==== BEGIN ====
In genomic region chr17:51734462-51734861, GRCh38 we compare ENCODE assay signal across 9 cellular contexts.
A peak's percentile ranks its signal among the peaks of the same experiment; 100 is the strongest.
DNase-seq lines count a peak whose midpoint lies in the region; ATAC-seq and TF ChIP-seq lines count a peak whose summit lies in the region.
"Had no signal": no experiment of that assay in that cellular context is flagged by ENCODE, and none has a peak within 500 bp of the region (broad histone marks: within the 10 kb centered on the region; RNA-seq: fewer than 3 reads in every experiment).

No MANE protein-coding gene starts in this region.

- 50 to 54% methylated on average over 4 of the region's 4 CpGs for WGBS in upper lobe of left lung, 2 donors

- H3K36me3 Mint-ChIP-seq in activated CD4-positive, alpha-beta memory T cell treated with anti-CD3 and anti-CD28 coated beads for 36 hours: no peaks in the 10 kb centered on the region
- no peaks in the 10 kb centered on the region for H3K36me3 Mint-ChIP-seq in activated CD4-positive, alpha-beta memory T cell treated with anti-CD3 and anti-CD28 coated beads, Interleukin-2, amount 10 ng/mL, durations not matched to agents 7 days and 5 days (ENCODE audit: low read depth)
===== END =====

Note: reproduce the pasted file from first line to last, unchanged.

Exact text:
In genomic region chr17:51734462-51734861, GRCh38 we compare ENCODE assay signal across 9 cellular contexts.
A peak's percentile ranks its signal among the peaks of the same experiment; 100 is the strongest.
DNase-seq lines count a peak whose midpoint lies in the region; ATAC-seq and TF ChIP-seq lines count a peak whose summit lies in the region.
"Had no signal": no experiment of that assay in that cellular context is flagged by ENCODE, and none has a peak within 500 bp of the region (broad histone marks: within the 10 kb centered on the region; RNA-seq: fewer than 3 reads in every experiment).

No MANE protein-coding gene starts in this region.

- 50 to 54% methylated on average over 4 of the region's 4 CpGs for WGBS in upper lobe of left lung, 2 donors

- H3K36me3 Mint-ChIP-seq in activated CD4-positive, alpha-beta memory T cell treated with anti-CD3 and anti-CD28 coated beads for 36 hours: no peaks in the 10 kb centered on the region
- no peaks in the 10 kb centered on the region for H3K36me3 Mint-ChIP-seq in activated CD4-positive, alpha-beta memory T cell treated with anti-CD3 and anti-CD28 coated beads, Interleukin-2, amount 10 ng/mL, durations not matched to agents 7 days and 5 days (ENCODE audit: low read depth)